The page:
The late-career resurgence of Accept has been hard-won. The German heavy metal band has endured three splits in its 40-some-year existence, original vocalist Udo Dirkschneider left the band in 2005, and the genre lately favors extremity to craft. But since 2010, Accept's been revived by the voice of Mark Tornillo (TT Quick), alternating between a snake-like rasp and a sandworm squeal, fronting founding members Wolf Hoffman (guitar) and Peter Baltes' (bass) fist-raising anthems, like "Final Journey" from the band's 14th album, Blind Rage.
"Final Journey" has all of the band's signature moves: a bevvy of cocksure riffs balanced by a strong melody, not to mention Herman Frank continuing to prove Wolf Hoffman's most sympathetic, yet challenging guitar foil. Lest you think the song title signals the end of Accept, Tornillo writes over email: "'Final Journey' is certainly not about Accept, but about all of us. Eventually, we all take that final journey and when we do, we will most surely travel alone. 'Where to?' is the question!"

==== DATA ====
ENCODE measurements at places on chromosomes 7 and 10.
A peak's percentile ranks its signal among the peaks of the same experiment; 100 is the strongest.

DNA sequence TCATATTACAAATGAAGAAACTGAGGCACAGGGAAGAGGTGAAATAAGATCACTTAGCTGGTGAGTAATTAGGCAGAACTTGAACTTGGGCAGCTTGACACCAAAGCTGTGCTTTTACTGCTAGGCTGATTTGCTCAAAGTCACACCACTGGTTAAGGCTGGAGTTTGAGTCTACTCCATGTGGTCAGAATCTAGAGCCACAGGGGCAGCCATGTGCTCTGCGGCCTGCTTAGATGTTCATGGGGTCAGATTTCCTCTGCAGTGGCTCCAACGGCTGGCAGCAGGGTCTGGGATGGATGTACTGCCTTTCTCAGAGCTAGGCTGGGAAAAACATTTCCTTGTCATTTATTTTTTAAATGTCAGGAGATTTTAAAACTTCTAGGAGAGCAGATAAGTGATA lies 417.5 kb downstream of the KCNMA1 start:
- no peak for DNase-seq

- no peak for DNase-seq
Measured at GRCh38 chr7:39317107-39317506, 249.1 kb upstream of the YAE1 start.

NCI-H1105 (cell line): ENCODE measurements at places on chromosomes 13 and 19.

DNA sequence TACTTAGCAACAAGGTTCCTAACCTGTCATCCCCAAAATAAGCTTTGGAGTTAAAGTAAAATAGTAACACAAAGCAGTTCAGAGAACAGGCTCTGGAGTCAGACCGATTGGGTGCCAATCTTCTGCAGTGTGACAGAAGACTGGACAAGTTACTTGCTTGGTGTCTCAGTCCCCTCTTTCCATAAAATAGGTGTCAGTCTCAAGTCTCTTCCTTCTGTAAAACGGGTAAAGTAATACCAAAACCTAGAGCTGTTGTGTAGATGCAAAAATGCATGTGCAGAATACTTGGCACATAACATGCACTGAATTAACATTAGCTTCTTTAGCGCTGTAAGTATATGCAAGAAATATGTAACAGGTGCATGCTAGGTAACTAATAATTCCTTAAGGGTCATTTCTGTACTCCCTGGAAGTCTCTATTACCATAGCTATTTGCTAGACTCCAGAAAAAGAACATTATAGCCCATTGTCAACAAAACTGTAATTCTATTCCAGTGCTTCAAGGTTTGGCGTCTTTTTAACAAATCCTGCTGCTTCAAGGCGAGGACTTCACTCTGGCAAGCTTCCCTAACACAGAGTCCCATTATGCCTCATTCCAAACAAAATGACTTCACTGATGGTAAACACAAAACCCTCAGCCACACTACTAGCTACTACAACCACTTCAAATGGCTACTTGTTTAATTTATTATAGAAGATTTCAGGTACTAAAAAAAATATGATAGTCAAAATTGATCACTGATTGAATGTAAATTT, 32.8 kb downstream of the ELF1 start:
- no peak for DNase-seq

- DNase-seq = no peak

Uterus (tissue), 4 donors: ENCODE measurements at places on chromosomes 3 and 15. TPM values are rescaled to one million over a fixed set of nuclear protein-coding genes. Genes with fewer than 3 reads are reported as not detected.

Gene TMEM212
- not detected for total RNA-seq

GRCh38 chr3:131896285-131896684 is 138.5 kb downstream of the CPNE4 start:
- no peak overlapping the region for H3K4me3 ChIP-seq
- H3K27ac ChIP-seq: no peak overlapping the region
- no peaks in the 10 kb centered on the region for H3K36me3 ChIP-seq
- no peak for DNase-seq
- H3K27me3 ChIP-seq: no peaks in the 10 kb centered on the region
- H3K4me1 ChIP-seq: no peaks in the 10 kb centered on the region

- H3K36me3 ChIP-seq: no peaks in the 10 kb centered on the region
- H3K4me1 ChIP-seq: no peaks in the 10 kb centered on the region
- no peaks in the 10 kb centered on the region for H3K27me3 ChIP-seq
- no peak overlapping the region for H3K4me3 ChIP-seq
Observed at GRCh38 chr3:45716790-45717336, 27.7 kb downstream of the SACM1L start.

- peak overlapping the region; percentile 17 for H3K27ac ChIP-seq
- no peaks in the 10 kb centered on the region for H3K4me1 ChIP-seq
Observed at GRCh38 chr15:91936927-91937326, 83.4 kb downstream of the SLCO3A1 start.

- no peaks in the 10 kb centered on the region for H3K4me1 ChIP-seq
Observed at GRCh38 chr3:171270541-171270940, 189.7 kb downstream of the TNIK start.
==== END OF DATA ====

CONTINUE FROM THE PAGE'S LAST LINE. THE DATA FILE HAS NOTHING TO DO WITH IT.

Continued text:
Accept is also no stranger to classical themes (see: the Beethoven and Tchaikovsky-referencing "Metal Heart" or Aram Khchaturian's Armenian folk melody heard in "Sodom & Gomorrah"). But it is surprising to hear Edvard Grieg's "Morning Mood" in the last minutes of "Final Journey," especially pitting Grieg's theme that conjures spring and new-ness to a song about death. Wolf Hoffmann writes that his love for classical music "became a standard around 1980":
When I write a song, it mostly starts with a riff. A riff sets a mood, a mood sets my emotions in motion and then ... a bridge evolves between that mood and the most wonderful pieces written by the Old Masters. I do not have to search for what would make it into a song. I seem to have an endless pool of remembrance .... It is always there when I need it.